Rationale for Recommendation

Currently, only a small proportion of the U.S. population has been infected with SARS-CoV-2. Therefore, products derived from the plasma of donors who were not confirmed to have had SARS-CoV-2 infection are not likely to contain SARS-CoV-2 antibodies.

Clinical Data for COVID-19

These data have not been peer reviewed.

In a retrospective, non-randomized cohort study of IVIG in eight treatment centers in China between December 2019 and March 2020, the authors found no difference in 28-day or 60-day mortality between the 174 patients who were treated with IVIG and the 151 patients who were not treated with IVIG.1 Patients who received IVIG were hospitalized for a longer period (median of 24 days vs. 16 days) and experienced longer duration of disease (median of 31 days vs. 23 days). It should be noted that a higher proportion of IVIG-treated patients had severe disease at study entry (71 patients [41%] with critical status in the IVIG group vs. 32 [21%] in the non-IVIG group). A subgroup analysis that was limited to the critical patients suggested a mortality benefit at 28 days, which was no longer significant at 60 days.

The results of this study are difficult to interpret because of important limitations in the study design. In particular, patients were not randomized to receive IVIG or no IVIG, and the IVIG group was older, was more likely to have coronary heart disease, and had a higher proportion of patients with severe COVID-19 disease at study entry. Patients also received numerous other concomitant therapies for COVID-19.

References

  1. Wang X, Guo X, Xin Q, et al. Neutralizing antibodies responses to SARS-CoV-2 in COVID-19 inpatients and convalescent patients. medRxiv. 2020. [Preprint]. Available at: https://www.medrxiv.org/content/10.1101/2020.04.15.20065623v3.
  2. Ahn JY, Sohn Y, Lee SH, et al. Use of convalescent plasma therapy in two COVID-19 patients with acute respiratory distress syndrome in Korea. J Korean Med Sci. 2020;35(14):e149. Available at: https://www.ncbi.nlm.nih.gov/pubmed/32281317.
  3. Pei S, Yuan X, Zhang Z, et al. Convalescent plasma to treat COVID-19: Chinese strategy and experiences. medRxiv. 2020. [Preprint]. Available at: https://www.medrxiv.org/content/10.1101/2020.04.07.20056440v1.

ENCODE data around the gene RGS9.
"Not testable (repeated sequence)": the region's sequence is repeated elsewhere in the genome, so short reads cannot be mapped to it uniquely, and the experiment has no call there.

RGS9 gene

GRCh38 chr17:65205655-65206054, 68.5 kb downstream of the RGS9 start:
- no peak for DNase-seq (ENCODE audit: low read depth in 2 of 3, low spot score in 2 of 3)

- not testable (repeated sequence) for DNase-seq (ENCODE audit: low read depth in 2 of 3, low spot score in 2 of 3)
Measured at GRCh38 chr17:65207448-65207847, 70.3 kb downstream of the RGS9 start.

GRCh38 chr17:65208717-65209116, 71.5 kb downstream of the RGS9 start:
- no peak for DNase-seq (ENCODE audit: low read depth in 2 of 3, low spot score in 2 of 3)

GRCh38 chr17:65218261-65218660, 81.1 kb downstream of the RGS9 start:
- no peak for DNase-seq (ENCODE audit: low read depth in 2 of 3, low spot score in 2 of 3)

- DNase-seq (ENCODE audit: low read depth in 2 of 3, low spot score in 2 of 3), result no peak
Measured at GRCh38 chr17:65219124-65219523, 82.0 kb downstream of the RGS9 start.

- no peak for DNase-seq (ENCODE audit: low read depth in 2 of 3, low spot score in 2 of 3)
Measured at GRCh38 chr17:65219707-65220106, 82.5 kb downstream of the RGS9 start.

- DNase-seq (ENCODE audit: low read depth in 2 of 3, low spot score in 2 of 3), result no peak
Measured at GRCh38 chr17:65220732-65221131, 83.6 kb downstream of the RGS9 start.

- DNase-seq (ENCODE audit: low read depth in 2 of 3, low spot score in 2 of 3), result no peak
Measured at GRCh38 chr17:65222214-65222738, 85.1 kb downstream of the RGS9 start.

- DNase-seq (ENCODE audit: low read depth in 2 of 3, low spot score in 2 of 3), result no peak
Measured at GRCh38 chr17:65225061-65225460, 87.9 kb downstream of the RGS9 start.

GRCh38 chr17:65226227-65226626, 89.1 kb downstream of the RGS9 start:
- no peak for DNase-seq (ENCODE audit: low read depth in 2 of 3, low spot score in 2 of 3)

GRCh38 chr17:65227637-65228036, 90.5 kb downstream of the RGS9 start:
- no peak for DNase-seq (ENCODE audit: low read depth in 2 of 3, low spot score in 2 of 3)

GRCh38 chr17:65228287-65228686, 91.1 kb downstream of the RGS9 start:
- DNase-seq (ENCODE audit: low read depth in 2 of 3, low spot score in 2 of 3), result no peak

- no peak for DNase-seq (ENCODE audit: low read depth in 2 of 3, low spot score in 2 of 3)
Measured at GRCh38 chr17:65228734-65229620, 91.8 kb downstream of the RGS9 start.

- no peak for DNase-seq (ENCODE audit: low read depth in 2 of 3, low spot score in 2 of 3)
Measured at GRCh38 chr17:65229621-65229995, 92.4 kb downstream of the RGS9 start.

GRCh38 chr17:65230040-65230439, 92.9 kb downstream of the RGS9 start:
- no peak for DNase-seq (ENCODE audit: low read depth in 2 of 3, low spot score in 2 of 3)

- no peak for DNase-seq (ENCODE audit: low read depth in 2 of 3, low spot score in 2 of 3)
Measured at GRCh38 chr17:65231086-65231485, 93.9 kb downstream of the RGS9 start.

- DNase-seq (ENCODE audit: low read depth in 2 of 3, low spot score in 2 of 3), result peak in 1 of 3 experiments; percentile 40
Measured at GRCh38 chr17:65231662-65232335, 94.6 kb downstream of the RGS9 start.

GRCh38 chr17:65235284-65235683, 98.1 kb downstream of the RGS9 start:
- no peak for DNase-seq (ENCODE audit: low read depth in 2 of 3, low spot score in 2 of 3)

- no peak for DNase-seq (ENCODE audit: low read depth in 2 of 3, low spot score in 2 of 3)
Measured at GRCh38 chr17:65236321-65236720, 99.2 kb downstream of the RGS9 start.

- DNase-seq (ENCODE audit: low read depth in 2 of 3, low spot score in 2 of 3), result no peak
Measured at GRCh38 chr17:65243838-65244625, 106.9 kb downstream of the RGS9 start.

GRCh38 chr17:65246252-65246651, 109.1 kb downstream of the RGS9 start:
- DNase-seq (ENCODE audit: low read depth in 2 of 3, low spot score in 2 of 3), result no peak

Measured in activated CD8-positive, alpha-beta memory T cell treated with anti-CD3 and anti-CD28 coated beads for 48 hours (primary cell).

4. Ye M, Fu D, Ren Y, et al. Treatment with convalescent plasma for COVID-19 patients in Wuhan, China. J Med Virol. 2020. Available at: https://www.ncbi.nlm.nih.gov/pubmed/32293713.
  5. Zeng Q, Yu Z, Gou J, et al. Effect of convalescent plasma therapy on viral shedding and survival in COVID-19 patients. The Journal of Infectious Diseases. 2020. [Accepted Manuscript]. Available at: https://academic.oup.com/jid/advance-article/doi/10.1093/infdis/jiaa228/5826985.
  6. Duan K, Liu B, Li C, et al. Effectiveness of convalescent plasma therapy in severe COVID-19 patients. Proc Natl Acad Sci USA. 2020. Available at: https://www.ncbi.nlm.nih.gov/pubmed/32253318.
  7. Burnouf T, Radosevich M. Treatment of severe acute respiratory syndrome with convalescent plasma. Hong Kong Med J. 2003;9(4):309; author reply 310. Available at: https://www.ncbi.nlm.nih.gov/pubmed/12904626.
  8. Cheng Y, Wong R, Soo YO, et al. Use of convalescent plasma therapy in SARS patients in Hong Kong. Eur J Clin Microbiol Infect Dis. 2005;24(1):44-46. Available at: https://www.ncbi.nlm.nih.gov/pubmed/15616839.
  9. Mair-Jenkins J, Saavedra-Campos M, Baillie JK, et al. The effectiveness of convalescent plasma and hyperimmune immunoglobulin for the treatment of severe acute respiratory infections of viral etiology: a systematic review and exploratory meta-analysis. J Infect Dis. 2015;211(1):80-90. Available at: https://www.ncbi.nlm.nih.gov/pubmed/25030060.
  10. Narick C, Triulzi DJ, Yazer MH. Transfusion-associated circulatory overload after plasma transfusion. Transfusion. 2012;52(1):160-165. Available at: https://www.ncbi.nlm.nih.gov/pubmed/21762464.